A sickened stock market could become even more feeble thanks to the coronavirus, strategists at Goldman Sachs warn.
“The U.S. economy could slip into a recession if the coronavirus contagion lasts for an extended period of time,” said Goldman Sachs strategist David Kostin in a new note to clients. Should a U.S. recession transpire, Kostin sees S&P 500 earnings diving 13% and the index plunging about 18% from current levels.
Kostin is holding out hope the U.S. averts a recession, however. In a baseline scenario, Kostin thinks S&P earnings will be flat in 2020 and the index will rally 15% or so to 3,400.
Indeed, that expectation by Kostin looks like wishful thinking at the moment.
This weekend, Italy quarantined some 16 million people — a quarter of its population — in a bid to stave off a broader spreading of the coronavirus. As of March 8, there were 446 confirmed cases of the coronavirus in the U.S. including the first cases in Washington, D.C. A total of 19 people have died from the coronavirus in the U.S. Several U.S. states have declared states of emergency in a bid to get government assistance to fight the coronavirus.
There are now 107,954 confirmed coronavirus infections globally and 3,666 deaths. Both figures have continued to rise despite what appears to be a peak in infections in China where the disease commenced.
‘Impact on global economy’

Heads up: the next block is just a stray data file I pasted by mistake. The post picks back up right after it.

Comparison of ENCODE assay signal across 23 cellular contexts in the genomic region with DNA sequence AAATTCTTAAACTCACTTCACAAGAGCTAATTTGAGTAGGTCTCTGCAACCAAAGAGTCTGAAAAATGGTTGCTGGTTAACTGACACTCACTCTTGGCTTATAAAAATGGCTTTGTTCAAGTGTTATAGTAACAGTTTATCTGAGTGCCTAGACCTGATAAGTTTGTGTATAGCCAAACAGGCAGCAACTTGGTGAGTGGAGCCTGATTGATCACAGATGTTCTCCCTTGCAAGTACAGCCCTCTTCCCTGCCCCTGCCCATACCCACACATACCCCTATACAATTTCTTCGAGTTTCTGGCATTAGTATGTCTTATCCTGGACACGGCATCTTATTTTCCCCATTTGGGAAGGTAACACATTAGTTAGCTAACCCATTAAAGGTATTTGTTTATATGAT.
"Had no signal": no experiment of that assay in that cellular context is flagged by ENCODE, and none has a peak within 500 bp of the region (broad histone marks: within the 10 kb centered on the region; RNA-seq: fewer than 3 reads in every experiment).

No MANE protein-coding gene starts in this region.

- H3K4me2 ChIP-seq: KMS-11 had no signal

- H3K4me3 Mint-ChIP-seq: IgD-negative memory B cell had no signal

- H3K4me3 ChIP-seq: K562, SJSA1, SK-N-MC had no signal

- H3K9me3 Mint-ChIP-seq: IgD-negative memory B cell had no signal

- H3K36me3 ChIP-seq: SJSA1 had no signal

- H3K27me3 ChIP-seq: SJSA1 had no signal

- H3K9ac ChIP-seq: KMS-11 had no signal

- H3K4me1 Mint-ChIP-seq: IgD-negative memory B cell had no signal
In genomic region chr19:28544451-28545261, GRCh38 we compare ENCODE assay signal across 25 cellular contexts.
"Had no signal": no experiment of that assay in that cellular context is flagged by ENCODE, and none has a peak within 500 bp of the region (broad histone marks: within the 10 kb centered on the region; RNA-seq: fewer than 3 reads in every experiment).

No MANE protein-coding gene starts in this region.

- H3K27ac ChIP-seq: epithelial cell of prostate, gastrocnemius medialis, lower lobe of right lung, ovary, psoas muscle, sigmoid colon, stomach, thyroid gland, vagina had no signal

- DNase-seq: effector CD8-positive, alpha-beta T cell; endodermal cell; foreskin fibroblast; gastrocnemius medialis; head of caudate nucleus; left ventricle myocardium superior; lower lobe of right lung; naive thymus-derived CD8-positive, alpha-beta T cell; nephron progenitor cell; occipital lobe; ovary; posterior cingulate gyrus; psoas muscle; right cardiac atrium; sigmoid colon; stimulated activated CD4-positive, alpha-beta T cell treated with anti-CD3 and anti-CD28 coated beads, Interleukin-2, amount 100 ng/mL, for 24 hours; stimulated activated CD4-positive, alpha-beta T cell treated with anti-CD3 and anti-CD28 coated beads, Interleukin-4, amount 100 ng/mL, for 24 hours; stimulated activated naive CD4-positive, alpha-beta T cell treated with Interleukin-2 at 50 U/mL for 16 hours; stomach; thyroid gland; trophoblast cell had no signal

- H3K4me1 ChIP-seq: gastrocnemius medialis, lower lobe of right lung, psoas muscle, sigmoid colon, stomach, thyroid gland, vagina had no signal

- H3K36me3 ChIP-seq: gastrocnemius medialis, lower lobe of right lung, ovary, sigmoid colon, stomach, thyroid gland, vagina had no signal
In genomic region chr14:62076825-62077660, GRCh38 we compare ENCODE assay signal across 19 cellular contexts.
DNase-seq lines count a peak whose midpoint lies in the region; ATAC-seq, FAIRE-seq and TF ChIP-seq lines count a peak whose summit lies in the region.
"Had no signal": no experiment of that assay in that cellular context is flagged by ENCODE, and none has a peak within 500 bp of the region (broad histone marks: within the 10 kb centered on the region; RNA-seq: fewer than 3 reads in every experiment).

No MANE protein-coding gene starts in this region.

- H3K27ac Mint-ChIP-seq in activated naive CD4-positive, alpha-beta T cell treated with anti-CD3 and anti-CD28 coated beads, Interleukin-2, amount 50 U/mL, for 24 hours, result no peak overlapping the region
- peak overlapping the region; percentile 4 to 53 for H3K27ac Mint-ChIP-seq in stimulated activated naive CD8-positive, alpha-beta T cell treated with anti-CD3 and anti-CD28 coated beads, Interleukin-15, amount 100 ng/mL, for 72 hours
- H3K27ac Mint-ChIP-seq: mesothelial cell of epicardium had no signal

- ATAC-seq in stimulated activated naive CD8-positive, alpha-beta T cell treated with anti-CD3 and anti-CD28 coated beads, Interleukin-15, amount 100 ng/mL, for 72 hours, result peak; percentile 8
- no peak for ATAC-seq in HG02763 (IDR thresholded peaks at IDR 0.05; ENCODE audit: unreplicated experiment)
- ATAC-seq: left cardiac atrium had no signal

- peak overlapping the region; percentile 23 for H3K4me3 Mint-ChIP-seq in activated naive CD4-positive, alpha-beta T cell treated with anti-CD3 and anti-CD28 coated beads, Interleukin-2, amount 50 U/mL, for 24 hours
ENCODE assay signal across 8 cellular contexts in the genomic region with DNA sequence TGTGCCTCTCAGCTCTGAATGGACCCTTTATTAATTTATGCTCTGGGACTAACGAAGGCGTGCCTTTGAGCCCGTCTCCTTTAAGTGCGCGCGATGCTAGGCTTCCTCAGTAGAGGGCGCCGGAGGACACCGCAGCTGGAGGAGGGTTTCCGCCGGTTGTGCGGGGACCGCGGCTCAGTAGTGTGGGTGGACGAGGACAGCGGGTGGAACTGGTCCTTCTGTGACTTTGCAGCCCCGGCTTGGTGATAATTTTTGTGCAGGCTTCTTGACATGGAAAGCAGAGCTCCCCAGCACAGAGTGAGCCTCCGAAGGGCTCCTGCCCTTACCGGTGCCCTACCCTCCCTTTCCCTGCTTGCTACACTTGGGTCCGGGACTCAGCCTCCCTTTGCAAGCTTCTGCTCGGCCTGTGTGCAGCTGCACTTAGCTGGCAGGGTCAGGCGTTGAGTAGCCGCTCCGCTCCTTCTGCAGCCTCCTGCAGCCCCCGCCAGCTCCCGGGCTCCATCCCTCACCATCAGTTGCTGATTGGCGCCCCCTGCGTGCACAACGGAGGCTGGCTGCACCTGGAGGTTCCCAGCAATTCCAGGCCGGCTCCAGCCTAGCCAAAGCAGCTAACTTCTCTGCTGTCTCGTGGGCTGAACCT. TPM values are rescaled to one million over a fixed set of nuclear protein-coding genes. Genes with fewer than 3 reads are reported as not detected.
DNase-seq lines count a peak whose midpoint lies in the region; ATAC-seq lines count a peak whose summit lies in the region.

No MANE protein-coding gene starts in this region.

Meanwhile, the stock market continues to be highly sensitive to coronavirus headlines and trade with a downward bias.
The S&P 500, Nasdaq Composite and Dow Jones Industrial Average all traded below their 50-day moving averages. Only the Nasdaq is holding above its 200-day moving average — surprising in the sense tech giants from Apple (AAPL) to Microsoft (MSFT) have warned of a coronavirus financial hit. The CBOE Volatility Index — known as Wall Street’s fear gauge — briefly touched a multi-year high of 50 on Friday.
Gorilla Trades notes short interest on the NYSE continued to climb last week, despite the Federal Reserve’s emergency 50 basis point rate cut.
“When it comes to the markets, we really don’t care how bad the coronavirus is compared to other pandemics in history. Yes, we care very much about the human toll it’s taking…it’s a horrible tragedy. However, we do not care how much better or worse it is compared to the SARS outbreak, H1N1 or the Ebola virus when it comes to analyzing the markets. All that matters right now is that it IS having a BIG impact on human behavior! That, in turn, IS having a big impact on the global economy…and the longer it lasts, the worse it will get,” said Miller Tabak strategist Matt Maley.